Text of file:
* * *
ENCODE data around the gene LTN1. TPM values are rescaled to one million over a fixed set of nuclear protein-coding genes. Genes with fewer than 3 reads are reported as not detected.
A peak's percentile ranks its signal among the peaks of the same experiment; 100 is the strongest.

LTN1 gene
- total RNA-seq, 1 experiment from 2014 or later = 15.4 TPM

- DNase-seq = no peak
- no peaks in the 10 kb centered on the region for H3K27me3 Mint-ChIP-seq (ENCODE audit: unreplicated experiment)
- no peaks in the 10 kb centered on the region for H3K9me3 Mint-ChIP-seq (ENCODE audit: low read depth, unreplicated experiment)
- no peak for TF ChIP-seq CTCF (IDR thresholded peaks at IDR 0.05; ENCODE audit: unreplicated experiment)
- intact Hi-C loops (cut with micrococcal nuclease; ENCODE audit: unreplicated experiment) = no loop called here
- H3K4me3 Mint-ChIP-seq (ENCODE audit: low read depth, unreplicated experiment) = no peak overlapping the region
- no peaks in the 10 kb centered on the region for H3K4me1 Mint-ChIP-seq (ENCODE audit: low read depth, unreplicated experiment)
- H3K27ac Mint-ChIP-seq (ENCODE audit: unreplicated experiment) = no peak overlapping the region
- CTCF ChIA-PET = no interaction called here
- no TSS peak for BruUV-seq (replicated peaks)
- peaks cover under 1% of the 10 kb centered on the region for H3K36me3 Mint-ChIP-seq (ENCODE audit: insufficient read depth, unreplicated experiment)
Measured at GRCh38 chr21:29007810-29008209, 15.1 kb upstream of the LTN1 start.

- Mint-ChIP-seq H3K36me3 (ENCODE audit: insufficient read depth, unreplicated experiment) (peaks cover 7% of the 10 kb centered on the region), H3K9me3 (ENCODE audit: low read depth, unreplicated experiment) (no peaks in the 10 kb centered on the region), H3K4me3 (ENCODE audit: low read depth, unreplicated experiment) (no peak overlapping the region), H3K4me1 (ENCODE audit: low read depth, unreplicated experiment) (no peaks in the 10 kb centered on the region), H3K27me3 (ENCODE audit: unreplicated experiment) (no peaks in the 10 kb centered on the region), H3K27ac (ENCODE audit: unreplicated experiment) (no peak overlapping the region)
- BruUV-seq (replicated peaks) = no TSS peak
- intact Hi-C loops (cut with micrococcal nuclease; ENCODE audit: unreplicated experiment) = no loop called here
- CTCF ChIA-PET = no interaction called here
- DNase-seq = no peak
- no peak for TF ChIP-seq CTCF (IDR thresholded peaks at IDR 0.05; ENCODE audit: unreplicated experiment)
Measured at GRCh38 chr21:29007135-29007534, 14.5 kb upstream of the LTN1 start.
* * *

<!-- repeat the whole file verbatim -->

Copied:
ENCODE data around the gene LTN1. TPM values are rescaled to one million over a fixed set of nuclear protein-coding genes. Genes with fewer than 3 reads are reported as not detected.
A peak's percentile ranks its signal among the peaks of the same experiment; 100 is the strongest.

LTN1 gene
- total RNA-seq, 1 experiment from 2014 or later = 15.4 TPM

- DNase-seq = no peak
- no peaks in the 10 kb centered on the region for H3K27me3 Mint-ChIP-seq (ENCODE audit: unreplicated experiment)
- no peaks in the 10 kb centered on the region for H3K9me3 Mint-ChIP-seq (ENCODE audit: low read depth, unreplicated experiment)
- no peak for TF ChIP-seq CTCF (IDR thresholded peaks at IDR 0.05; ENCODE audit: unreplicated experiment)
- intact Hi-C loops (cut with micrococcal nuclease; ENCODE audit: unreplicated experiment) = no loop called here
- H3K4me3 Mint-ChIP-seq (ENCODE audit: low read depth, unreplicated experiment) = no peak overlapping the region
- no peaks in the 10 kb centered on the region for H3K4me1 Mint-ChIP-seq (ENCODE audit: low read depth, unreplicated experiment)
- H3K27ac Mint-ChIP-seq (ENCODE audit: unreplicated experiment) = no peak overlapping the region
- CTCF ChIA-PET = no interaction called here
- no TSS peak for BruUV-seq (replicated peaks)
- peaks cover under 1% of the 10 kb centered on the region for H3K36me3 Mint-ChIP-seq (ENCODE audit: insufficient read depth, unreplicated experiment)
Measured at GRCh38 chr21:29007810-29008209, 15.1 kb upstream of the LTN1 start.

- Mint-ChIP-seq H3K36me3 (ENCODE audit: insufficient read depth, unreplicated experiment) (peaks cover 7% of the 10 kb centered on the region), H3K9me3 (ENCODE audit: low read depth, unreplicated experiment) (no peaks in the 10 kb centered on the region), H3K4me3 (ENCODE audit: low read depth, unreplicated experiment) (no peak overlapping the region), H3K4me1 (ENCODE audit: low read depth, unreplicated experiment) (no peaks in the 10 kb centered on the region), H3K27me3 (ENCODE audit: unreplicated experiment) (no peaks in the 10 kb centered on the region), H3K27ac (ENCODE audit: unreplicated experiment) (no peak overlapping the region)
- BruUV-seq (replicated peaks) = no TSS peak
- intact Hi-C loops (cut with micrococcal nuclease; ENCODE audit: unreplicated experiment) = no loop called here
- CTCF ChIA-PET = no interaction called here
- DNase-seq = no peak
- no peak for TF ChIP-seq CTCF (IDR thresholded peaks at IDR 0.05; ENCODE audit: unreplicated experiment)
Measured at GRCh38 chr21:29007135-29007534, 14.5 kb upstream of the LTN1 start.